The foreign influence and interference package will be complemented by another bill on electoral reform to ban foreign political donations.

…The Government will introduce the most comprehensive foreign donations ban ever considered by an Australian Government.

In a statement to the press on the legislative reforms, Prime Minister Turnbull said:[12]

We have recently seen disturbing reports about Chinese influence. I take those reports, as do my colleagues, very seriously. But these reforms are not about any one country. Foreign interference is a global issue.

In the Australian House of Representatives on December 7 Prime Minister Turnbull stated:[13]

Our relationship with China is far too important to put at risk by failing to clearly set the terms of healthy and sustainable engagement. Modern China was founded by the statement that Chinese people have stood up. And today, and every day, the Australian people stand up and assert their sovereignty in our nation, with our parliament and with our laws.

On December 9 Prime Minister Turnbull repeated this statement to journalists on the sidelines of his campaign in Bennelong.[14]

In a panel discussion at the Australian National University on December 8, Australia’s Ambassador to the United States, Joe Hockey reportedly said that Chinese interference threatens the democratic values Australians have 'fought and died for':[15]

There’s just a low-key inquiry going on in Washington into Russian influence … I’m not suggesting China is engaging in those particular activities, but there’s obviously a fair bit of evidence they have sought to influence ­policymaking in Australia. It is a really serious issue and it represents a threat to what many Australians fought and died for and that is a free and transparent and open democracy.

You can’t let democracy be run or influenced by other countries.

This fact sheet was prepared by Simone van Nieuwenhuizen, Project and Research Support Officer, Australia-China Relations Institute, University of Technology Sydney.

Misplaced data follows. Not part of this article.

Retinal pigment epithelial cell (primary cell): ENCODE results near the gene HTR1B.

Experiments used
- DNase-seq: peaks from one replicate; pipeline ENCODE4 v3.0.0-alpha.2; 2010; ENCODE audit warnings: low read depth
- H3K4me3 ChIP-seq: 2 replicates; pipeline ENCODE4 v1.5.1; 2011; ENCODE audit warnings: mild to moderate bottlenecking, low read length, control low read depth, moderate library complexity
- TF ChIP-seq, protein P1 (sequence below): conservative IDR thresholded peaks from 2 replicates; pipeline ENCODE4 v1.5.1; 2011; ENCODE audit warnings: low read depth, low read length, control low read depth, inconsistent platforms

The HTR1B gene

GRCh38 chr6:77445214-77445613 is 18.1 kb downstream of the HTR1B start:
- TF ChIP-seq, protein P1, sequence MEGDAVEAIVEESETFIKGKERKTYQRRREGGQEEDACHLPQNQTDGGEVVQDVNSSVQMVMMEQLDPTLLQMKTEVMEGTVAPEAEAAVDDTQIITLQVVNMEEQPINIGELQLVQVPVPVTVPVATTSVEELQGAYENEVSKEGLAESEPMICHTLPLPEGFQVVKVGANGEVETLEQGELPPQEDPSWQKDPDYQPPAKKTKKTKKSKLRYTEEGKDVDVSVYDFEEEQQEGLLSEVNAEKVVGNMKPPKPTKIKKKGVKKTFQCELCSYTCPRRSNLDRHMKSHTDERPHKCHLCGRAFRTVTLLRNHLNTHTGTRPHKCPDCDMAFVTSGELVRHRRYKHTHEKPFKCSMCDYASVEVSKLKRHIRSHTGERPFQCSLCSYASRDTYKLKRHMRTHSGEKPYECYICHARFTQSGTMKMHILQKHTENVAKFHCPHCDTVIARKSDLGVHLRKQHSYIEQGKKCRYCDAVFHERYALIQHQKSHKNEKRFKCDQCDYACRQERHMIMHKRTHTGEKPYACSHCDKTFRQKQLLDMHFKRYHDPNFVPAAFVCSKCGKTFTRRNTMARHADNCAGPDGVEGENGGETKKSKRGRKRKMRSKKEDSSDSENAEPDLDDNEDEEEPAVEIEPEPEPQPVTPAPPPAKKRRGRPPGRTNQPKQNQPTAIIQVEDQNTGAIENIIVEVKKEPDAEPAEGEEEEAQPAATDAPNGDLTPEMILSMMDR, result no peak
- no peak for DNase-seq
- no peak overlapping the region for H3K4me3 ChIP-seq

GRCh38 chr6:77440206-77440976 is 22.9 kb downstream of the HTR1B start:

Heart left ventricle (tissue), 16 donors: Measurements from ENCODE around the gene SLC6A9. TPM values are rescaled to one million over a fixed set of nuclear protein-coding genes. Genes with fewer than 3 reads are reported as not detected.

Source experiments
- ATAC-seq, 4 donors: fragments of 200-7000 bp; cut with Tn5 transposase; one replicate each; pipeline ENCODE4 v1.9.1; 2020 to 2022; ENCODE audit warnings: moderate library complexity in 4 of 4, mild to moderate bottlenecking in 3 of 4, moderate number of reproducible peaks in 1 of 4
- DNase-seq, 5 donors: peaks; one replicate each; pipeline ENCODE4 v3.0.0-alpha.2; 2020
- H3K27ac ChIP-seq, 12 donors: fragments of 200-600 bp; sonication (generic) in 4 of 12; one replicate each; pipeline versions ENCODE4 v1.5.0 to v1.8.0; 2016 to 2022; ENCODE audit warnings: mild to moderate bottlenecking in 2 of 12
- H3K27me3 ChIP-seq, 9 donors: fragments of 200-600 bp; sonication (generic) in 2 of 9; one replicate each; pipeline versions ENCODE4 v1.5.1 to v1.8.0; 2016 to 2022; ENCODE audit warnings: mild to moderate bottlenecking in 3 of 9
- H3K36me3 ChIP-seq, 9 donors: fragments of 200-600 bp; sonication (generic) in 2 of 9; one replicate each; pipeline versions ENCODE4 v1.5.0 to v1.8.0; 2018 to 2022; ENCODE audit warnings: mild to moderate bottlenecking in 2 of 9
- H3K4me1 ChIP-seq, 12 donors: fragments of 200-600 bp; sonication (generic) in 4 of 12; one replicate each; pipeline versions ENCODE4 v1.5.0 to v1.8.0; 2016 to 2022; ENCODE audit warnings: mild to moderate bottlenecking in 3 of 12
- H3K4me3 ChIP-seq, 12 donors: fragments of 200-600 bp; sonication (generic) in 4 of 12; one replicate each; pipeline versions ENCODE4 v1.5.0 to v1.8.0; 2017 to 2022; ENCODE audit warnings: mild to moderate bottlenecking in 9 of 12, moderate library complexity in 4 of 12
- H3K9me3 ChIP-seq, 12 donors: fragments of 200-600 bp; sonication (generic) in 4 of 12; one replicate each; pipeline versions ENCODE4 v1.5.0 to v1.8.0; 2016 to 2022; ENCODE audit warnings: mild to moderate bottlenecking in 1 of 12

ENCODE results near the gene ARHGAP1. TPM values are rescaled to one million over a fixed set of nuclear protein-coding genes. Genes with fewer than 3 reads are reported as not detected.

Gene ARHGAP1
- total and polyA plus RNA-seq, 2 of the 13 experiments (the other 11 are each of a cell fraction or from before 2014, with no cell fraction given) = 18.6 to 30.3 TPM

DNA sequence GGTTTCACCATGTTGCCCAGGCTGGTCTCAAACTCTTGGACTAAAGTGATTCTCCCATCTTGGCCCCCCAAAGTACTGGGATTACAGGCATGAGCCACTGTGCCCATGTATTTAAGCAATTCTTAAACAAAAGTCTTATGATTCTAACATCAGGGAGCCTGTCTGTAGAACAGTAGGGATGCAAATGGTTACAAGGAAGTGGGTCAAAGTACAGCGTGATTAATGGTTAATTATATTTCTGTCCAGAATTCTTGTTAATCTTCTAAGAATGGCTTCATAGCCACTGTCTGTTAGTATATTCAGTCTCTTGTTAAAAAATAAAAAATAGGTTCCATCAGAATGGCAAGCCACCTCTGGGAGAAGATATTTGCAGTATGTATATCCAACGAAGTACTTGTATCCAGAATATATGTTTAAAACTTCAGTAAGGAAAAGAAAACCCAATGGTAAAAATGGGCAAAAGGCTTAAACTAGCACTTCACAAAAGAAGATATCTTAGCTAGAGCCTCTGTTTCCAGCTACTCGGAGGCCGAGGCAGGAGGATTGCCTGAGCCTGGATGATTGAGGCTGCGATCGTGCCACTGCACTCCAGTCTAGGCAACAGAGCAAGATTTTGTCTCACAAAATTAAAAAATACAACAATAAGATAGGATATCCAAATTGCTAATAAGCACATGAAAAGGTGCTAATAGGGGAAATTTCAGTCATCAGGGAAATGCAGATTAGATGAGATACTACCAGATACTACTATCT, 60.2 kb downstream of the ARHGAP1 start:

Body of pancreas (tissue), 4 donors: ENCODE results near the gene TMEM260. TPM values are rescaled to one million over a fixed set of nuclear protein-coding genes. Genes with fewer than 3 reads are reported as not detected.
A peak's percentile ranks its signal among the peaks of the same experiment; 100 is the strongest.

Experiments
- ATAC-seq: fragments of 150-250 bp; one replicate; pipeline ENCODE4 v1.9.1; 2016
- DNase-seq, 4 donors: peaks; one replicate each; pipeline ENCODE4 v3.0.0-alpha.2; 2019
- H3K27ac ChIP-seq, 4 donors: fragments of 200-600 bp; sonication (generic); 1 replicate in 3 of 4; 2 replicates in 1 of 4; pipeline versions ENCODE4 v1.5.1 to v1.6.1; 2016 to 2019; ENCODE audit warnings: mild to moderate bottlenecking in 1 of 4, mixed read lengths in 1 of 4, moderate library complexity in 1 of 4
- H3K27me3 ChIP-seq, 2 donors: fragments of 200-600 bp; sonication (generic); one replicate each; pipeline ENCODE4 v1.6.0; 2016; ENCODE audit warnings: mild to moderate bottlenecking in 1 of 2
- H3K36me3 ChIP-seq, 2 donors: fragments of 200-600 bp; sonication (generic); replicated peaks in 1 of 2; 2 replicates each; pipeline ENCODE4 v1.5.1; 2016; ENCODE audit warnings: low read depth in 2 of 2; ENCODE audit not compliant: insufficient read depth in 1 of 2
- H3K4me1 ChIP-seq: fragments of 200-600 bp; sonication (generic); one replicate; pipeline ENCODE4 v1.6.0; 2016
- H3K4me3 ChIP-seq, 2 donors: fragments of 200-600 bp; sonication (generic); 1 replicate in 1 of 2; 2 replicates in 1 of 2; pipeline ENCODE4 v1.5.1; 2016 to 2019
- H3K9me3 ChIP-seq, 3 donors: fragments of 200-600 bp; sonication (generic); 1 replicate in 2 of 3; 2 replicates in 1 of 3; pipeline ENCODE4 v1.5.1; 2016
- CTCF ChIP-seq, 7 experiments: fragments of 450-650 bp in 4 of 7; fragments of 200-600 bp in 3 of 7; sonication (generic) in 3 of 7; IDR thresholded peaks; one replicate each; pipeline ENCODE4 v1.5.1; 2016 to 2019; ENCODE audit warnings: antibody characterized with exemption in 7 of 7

Sources:

[1] Elena Collinson, ‘Australia’s tilt on China’, Australia-China Relations Institute fact sheet, July 4 2017 <http://www.australiachinarelations.org/content/australias-tilt-china>.

[2] Julie Bishop, ‘Address to the Asia Society’, speech transcript, September 22 2017 < https://foreignminister.gov.au/speeches/Pages/2017/jb_sp_170922a.aspx>.

[3] Julie Bishop, ‘45th Anniversary of Australia-China Diplomatic Relations’, speech transcript, Melbourne, November 23 2017 <https://foreignminister.gov.au/speeches/Pages/2017/jb_sp_171123.aspx?w=tb1CaGpkPX%2FlS0K%2Bg9ZKEg%3D%3D>.

[4] Frances Adamson, ‘Confucius Institute Annual Lecture: Australia and China in the 21st Century’, speech transcript, October 7 2017 <http://dfat.gov.au/news/speeches/Pages/confucius-institute-annual-lectur....

[5] Julie Bishop, ‘2017 Alfred Deakin Institute oration’, speech transcript, November 17 2017 <https://foreignminister.gov.au/speeches/Pages/2017/jb_sp_171118b.aspx>.

[6] Australian Government, 2017 Foreign Policy White Paper, p 1 <https://www.fpwhitepaper.gov.au/foreign-policy-white-paper>.

[7] Ibid., p. 4.

[8] Phillip Coorey, ‘Foreign policy white paper: Australia’s US, China challenge hasn’t changed’, Australian Financial Review, November 23 2017 <http://www.afr.com/news/foreign-policy-white-paper-australias-us-china-c....

[9] Malcolm Turnbull, ‘Press conference at the launch of the Government’s Foreign Policy White Paper’, transcript, Foreign Minister of Australia, November 23 2017 <https://www.juliebishop.com.au/press-conference-launch-governments-forei....

[10] Elena Collinson, ‘China in Australia’s Foreign Policy White Paper’, Australia-China Relations Institute fact sheet, November 23 2017 <http://www.australiachinarelations.org/content/china-australias-foreign-....

[11] Prime Minister, Attorney-General, and Minister for Finance, ‘Protecting Australia from foreign interference’, media release, December 5 2017 <https://www.pm.gov.au/media/protecting-australia-foreign-interference>.

[12] Prime Minister of Australia, ‘Press Conference with Senator the Hon. George Brandis QC, Attorney-General and Senator the Hon. Mathias Cormann, Minister for Finance’, transcript, December 5 2017 <https://www.pm.gov.au/media/press-conference-senator-hon-george-brandis-qc-attorney-general-and-senator-hon-mathias>.

[13] Malcolm Turnbull, House of Representatives, ‘National Security Legislation Amendment (Espionage and Foreign Interference) Bill 2017 - Second Reading’, Hansard, December 7 2017 <https://www.aph.gov.au/Parliamentary_Business/Hansard/Hansard_Display?bid=chamber/hansardr/716f5e71-dee3-40a3-9385-653e048de81b/&sid=0192>.

[14] Sky News, ‘PM confirms foreign political interference’, Sky News, December 9 2017 <http://www.skynews.com.au/news/top-stories/2017/12/09/political-candidates--china-ties-revealed.html>.

[15] Rosie Lewis, ‘Joe Hockey’s stark warning to Australia over Chinese interference’, The Australian, December 9 2017 <http://www.theaustralian.com.au/national-affairs/joe-hockeys-stark-warni....